Women developed new skills through clubs that allowed them to partake in leadership roles in the incarceration camps and be able to prepare themselves for future lives out of Poston. One of the biggest women’s organizations was the Federation of Women’s Clubs, an educational club, which tried to get representation from all women’s clubs, regardless of religious and other differences to obtain diversity of ideologies and opinions.[7] There were other groups such as church groups, women’s groups in the language clubs, trade clubs, alumnae groups, and other provincial clubs that women would join for recreational purposes as well.[8] The wide variety of clubs allowed women to gain experiences that may not be available to others during the time period. There were many women in the camps, majority of them were Issei, who never had time to pick up a hobby and learn new skills because of their work, who found that communally prepared meals and their conditions provided them with spare time.[9] These were times where these inexperienced women could participate in activities and develop leadership skills.[10] Many of the women took advantage of the opportunity to attend courses involving “handcrafts and traditional Japanese arts such as flower arrangement, sewing, painting, calligraphy, wood carving” for self-expression.[11] This fostered a sense of community within the group allowing for women to relax, share something in common with the other internees, and feel more unified. In the primary document, Mrs. Sugino also states that these experiences allow for women to “experience community leadership and obtain pointers on it.”[12] So overall, at least from Mrs. Sugino’s perspective, women’s clubs seemed to have a positive influence on the women in camps, giving them the opportunity to enjoy themselves, learn, and develop new skills they previously would not have been able to develop. Even though these experiences are mainly traditional ones, reinforcing the idea of an ideal housewife, learning how to sew and make crafts, these experiences also taught the Japanese American women to become more independent and take advantage of the opportunities given to them by the Women’s Clubs.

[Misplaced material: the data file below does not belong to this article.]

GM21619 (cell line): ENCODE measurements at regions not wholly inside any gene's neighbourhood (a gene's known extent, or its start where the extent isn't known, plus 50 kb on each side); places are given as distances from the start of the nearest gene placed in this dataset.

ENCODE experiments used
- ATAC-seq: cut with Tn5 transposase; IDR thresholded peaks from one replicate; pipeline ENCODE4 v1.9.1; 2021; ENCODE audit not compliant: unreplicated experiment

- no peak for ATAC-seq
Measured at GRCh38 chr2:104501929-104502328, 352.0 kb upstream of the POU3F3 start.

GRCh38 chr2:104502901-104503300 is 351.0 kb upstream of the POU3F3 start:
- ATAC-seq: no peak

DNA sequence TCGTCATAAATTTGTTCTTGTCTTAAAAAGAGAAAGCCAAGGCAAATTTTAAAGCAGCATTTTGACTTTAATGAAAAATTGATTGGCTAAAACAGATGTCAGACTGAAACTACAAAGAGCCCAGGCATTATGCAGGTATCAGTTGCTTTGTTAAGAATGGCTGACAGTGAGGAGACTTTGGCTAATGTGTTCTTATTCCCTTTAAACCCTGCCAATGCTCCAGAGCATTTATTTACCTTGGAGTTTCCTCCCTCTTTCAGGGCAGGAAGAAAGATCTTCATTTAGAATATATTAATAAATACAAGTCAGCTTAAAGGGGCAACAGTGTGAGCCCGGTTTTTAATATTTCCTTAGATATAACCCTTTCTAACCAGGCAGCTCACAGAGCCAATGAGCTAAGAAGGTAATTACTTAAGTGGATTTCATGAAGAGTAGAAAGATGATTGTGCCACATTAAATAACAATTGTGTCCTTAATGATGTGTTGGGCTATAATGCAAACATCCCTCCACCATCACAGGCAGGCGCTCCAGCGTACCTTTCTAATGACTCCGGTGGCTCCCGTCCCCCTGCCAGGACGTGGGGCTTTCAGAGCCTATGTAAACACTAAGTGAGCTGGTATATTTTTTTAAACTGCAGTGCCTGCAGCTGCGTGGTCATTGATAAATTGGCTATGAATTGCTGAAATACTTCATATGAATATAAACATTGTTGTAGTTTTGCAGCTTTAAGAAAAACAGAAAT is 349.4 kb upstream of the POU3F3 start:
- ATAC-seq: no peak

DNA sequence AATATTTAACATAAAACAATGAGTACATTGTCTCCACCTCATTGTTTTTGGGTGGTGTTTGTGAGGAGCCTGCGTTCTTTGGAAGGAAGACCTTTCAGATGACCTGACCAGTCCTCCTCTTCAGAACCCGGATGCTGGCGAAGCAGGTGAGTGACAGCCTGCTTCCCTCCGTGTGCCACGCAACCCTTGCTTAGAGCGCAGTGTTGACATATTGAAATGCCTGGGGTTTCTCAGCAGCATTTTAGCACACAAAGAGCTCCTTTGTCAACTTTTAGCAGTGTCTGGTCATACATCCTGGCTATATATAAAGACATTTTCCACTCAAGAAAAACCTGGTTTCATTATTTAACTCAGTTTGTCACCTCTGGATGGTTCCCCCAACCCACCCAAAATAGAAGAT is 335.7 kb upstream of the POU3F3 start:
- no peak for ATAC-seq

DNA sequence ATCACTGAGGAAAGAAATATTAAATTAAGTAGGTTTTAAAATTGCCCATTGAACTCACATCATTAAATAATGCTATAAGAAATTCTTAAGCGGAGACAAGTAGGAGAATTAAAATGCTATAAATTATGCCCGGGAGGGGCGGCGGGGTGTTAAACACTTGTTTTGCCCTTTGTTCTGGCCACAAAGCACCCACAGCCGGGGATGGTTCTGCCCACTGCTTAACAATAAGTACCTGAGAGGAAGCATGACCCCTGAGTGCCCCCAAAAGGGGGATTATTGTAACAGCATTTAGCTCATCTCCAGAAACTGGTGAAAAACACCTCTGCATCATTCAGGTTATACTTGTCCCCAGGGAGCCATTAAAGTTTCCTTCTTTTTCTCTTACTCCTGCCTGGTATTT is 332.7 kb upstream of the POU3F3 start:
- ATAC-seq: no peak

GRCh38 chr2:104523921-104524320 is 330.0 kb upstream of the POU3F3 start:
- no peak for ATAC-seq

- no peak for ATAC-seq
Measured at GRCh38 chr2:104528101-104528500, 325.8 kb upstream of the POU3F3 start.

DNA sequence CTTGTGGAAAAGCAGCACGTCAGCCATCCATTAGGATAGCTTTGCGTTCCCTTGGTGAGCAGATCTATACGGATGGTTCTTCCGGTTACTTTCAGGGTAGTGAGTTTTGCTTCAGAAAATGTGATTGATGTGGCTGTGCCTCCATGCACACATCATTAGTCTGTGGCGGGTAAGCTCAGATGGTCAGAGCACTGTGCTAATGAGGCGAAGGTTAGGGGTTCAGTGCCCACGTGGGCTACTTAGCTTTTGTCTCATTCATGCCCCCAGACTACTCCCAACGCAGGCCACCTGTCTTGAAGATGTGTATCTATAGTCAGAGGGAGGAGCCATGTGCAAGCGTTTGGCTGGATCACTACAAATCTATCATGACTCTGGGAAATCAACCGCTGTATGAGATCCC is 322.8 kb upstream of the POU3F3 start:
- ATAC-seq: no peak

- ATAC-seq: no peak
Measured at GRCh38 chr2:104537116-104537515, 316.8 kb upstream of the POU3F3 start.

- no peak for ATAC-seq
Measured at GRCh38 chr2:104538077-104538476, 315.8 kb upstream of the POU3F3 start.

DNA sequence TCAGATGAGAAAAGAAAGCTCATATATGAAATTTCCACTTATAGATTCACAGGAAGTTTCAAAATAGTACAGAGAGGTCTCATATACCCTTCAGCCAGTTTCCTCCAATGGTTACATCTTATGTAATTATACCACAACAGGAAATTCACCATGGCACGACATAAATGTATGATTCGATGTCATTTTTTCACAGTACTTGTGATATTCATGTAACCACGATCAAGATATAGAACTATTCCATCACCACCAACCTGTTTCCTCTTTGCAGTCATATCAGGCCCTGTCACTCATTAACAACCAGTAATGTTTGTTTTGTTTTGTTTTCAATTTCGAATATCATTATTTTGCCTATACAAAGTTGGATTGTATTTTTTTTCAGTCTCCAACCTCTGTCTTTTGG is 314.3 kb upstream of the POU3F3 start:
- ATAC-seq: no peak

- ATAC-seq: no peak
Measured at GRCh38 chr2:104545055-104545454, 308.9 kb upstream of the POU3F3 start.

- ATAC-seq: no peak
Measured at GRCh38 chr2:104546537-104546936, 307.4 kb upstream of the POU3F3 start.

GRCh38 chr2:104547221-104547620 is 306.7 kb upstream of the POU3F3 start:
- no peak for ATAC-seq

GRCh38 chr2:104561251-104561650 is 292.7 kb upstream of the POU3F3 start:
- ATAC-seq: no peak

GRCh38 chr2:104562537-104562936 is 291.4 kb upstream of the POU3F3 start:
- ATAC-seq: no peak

Overall, women’s clubs were an organized way to communicate and share ideas between groups in the incarceration camps during World War II. These meetings allowed for the discussion of common problems and was able to transform from something minor, such as developing hobbies, into something that had a widespread influence on the community, such as fostering a sense of leadership and community which was demonstrated with the controlling the distribution of necessary resources, easing the feeling of dissent, and the formation of hobbies. Due to the fact that this document comes from the perspective of a woman who had just recently started in the camps, it was able to give a perspective of what it was like for a beginner to join. It had a positive effect overall by giving women the opportunities to come together, discuss, and learn many new skills during this time of war.







Fujita-Rony, Thomas Y. “Poston (Colorado River)” Densho Encyclopedia. http://encyclopedia.densho.org/Poston_(Colorado_River)/ (accessed November 30, 2014).

Matsumoto, Valerie. “Japanese American Women During World War II” (Frontiers: A Journal of  Women Studies, 1984), 6-13.

Sugino. “Women’s Clubs” (Japanese American Relocation Records Archive, 1943), 1-12.



[1] Matsumoto, Valerie. “Japanese American Women During World War II” (Frontiers: A Journal of  Women Studies, 1984), 8.

[2] Sugino. “Women’s Clubs” (Japanese American Relocation Records Archive, 1943), 3.

[3] Fujita-Rony, Thomas Y. “Poston (Colorado River)” Densho Encyclopedia. http://encyclopedia.densho.org/Poston_(Colorado_River)/ (accessed November 30, 2014).

[4] Fujita-Rony, Thomas Y. “Poston (Colorado River)”

[5] Fujita-Rony, Thomas Y. “Poston (Colorado River)”

[6] Sugino. “Women’s Clubs”, 5.

[7]  Sugino. “Women’s Clubs”, 8.

[8]  Sugino. “Women’s Clubs”, 8.

[9] Matsumoto, Valerie. “Japanese American Women During World War II”, 9.

[10] Sugino. “Women’s Clubs”, 12.

[11] Matsumoto, Valerie. “Japanese American Women During World War II”, 9.

[12] Sugino. “Women’s Clubs”, 12.